We all know not to give out our social security number or other personal information to just anyone who calls. But it’s okay online because, well, it’s just the computer, right? Wrong!
Shopping online with a credit card is no more or less risky than using it in a store. But you still have to be careful, because you never know who — or what — is following your every move. Furthermore, it’s impossible to control if someone hacks into and retrieves your personal information from some corporate database. All this doesn’t mean you have to avoid the Internet. But the smart online shopper should make every effort to be secure.
A few precautions can minimize the risks associated with using your credit/debit card online. You don’t have to be a computer whiz to be safe.
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Start at Home
The first line of defense is the network that your computer or mobile device uses to connect to the Internet. Your home network should always be secure, and can be in a couple quick steps:
Always require a password to log on to your wireless or wired home network. This makes it difficult for unauthorized users to get in.
Turn on any firewall security functions available on the computer or mobile device. On networks with a router, enable the built-in firewall function.
Be Safe in Public
Public computers are widely available at schools and local libraries. While convenient for checking the weather or reading the news, they’re not terribly safe from a privacy standpoint. It’s best not to buy things using these computers, or even enter in any private information. Your passwords and credit card information can be — and sometimes are — retrieved. But if you must use a public computer, here are a few safety tips to minimize the risk:
Disable the web browser and website feature that saves passwords.
Use the web browser’s privacy feature to erase your activity as you go.
Don’t let anyone look over your shoulder, and close all windows and programs when you are done using them.
Don’t walk away from the public computer before you are completely finished using it.
Ask the attendant to clear the computer’s cache, temp files and cookies after your session.
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Stay Cool in a Hotspot
Wi-Fi hotspots offer free internet access to anyone who can connect. But shopping on your own computer in public can be risky. Here are a few things to do before typing in that credit card number from a couch at the local Starbucks:
Turn on the built-in firewall protection that both Microsoft Windows and the Mac OS X provide.
Make your folders private and encrypt or password protect any sensitive files on your machine. The public network probably lacks any protections of its own.
Disable file and print sharing. Leaving these on makes your machine vulnerable to potential intruders.
Disconnect the Wi-Fi on your device when it’s not in use to avoid even the slightest exposure to hackers.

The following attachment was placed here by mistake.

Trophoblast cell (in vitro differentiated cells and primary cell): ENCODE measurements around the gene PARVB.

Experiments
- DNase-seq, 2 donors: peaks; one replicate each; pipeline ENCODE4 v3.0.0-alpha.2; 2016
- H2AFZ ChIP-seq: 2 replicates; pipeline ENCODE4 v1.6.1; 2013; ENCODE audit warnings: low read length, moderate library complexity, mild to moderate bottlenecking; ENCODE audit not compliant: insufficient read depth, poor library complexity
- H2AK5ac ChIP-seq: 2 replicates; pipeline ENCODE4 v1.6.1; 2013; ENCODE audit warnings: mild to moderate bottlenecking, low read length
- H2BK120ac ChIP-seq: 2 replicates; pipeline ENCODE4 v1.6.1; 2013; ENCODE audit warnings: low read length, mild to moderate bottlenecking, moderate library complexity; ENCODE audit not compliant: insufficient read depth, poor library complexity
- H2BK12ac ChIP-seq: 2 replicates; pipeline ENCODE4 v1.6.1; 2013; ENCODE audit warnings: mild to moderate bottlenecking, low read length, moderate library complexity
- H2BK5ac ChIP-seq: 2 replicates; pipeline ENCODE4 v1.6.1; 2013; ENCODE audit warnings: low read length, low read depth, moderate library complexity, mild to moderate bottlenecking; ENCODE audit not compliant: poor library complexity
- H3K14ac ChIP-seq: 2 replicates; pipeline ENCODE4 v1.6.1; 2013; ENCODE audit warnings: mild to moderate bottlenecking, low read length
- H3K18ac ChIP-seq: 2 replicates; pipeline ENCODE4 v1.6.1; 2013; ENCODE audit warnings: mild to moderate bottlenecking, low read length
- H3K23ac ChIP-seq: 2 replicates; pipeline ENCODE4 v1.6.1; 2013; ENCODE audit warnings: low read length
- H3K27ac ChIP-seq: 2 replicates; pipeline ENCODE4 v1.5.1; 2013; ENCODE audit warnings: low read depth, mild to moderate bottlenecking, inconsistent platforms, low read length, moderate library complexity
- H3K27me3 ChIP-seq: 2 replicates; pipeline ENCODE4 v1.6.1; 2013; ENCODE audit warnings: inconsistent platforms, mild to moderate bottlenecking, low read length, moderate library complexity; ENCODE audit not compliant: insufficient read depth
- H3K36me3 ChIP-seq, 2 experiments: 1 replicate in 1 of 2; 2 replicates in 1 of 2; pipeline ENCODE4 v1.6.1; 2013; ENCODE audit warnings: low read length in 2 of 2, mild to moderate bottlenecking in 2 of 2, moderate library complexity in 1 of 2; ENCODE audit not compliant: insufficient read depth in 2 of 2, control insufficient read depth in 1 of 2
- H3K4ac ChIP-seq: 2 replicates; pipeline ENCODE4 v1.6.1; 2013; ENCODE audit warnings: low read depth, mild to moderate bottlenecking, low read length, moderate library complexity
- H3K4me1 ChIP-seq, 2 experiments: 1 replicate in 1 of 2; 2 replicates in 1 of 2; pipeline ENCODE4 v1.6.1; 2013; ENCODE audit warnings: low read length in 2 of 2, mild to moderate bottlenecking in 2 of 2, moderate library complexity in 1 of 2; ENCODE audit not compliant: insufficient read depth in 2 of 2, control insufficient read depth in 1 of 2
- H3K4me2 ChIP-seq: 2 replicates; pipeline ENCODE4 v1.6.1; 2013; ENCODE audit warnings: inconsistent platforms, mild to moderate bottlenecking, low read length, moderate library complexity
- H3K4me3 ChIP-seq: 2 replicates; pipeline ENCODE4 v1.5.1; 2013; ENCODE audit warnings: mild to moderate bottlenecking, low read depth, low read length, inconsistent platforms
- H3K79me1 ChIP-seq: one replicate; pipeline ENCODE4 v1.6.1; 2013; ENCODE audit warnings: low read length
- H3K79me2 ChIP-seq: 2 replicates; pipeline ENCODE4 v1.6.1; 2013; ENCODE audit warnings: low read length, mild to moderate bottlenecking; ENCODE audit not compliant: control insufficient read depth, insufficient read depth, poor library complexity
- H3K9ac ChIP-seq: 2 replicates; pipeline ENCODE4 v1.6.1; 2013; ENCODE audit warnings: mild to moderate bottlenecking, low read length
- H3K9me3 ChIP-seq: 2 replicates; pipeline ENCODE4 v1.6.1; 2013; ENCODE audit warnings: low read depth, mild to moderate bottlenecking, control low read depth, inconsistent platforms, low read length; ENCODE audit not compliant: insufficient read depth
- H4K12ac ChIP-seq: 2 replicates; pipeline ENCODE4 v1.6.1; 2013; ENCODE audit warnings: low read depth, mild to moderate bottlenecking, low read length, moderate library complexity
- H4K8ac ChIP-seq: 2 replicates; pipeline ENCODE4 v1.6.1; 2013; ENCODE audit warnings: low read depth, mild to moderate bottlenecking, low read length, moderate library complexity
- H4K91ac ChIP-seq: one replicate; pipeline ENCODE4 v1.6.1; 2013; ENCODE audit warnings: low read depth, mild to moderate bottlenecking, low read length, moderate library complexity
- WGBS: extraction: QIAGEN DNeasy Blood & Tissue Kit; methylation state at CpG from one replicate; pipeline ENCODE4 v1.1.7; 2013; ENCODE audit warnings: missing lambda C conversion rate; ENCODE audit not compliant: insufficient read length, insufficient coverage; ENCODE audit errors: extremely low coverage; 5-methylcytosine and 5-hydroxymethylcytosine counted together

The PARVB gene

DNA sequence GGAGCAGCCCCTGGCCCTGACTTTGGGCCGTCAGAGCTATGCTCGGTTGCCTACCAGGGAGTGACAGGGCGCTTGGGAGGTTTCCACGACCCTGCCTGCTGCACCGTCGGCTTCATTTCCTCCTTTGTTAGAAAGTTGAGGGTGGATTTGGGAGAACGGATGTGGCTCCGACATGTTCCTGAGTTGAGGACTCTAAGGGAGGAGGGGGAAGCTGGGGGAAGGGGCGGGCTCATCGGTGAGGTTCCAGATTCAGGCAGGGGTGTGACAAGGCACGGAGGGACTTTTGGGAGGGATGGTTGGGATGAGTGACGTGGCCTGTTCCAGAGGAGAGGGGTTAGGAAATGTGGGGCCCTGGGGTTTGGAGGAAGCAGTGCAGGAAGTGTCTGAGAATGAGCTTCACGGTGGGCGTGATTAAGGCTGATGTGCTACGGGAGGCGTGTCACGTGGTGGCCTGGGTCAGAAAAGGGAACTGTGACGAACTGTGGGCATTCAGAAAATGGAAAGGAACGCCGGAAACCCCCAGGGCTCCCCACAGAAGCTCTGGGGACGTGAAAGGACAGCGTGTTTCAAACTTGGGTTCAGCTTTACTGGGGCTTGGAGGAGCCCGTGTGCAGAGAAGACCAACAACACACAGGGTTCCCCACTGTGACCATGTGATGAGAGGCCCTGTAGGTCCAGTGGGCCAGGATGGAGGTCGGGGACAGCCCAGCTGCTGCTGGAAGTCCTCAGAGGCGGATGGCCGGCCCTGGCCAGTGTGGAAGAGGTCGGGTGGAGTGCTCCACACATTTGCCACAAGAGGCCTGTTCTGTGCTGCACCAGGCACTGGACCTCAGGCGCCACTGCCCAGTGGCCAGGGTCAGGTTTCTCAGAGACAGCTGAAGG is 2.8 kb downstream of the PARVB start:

Check the Website
Before entering your personal and credit/debit card information, make sure that the website is actually where you intend to be. Here’s what to look for when you arrive:
Check the name and URL of the site. This step may seem obvious and unnecessary, but many unscrupulous sites count on users who slightly misspell the name of a more popular site. Entering Amazon.net won’t take you to Amazon.com.
Inspect the URL at the top of the browser bar. Does it start with “https,” which stands for “Hyper Text Transfer Protocol Secure”? If so, data encryption is being “baked in” while you’re on the site.
Look for a trusted service check seal, like Verisign. This means that the site is legitimate. However, you should click on the logo to make sure that it IS real also. A fake site can also carry a fake seal.
Look for the padlock icon, which indicates that the site is encrypted. The icon will appear on the web browser itself, not as a graphic on the web page.
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Bad Things Happen to Good People
Even if you do everything right, your credit card information may still be vulnerable. Hackers routinely break into company servers and steal customer information. Regularly checking your credit card activity online will reveal any unauthorized transactions much faster than waiting for a monthly statement. A credit card provider may not realize that the 10 first class tickets to Las Vegas charged to your account aren’t yours.
If unauthorized charges do show up, act early to limit your liability. In most cases, the amount is limited to $50 for credit cards. Some providers will even waive that, provided you contact them in a timely manner. Debit cards are a different story. There’s no charge if you report a problem in advance, and typically you are only liable for $50 if you report it within two business days. After that, you could be liable for up to $500. And after 60 days, you could be liable for the full amount.
Caution is your best defense when shopping online with a credit card. But since problems can develop after a transaction, continued vigilance is also important. Hope for the best and plan for the worst.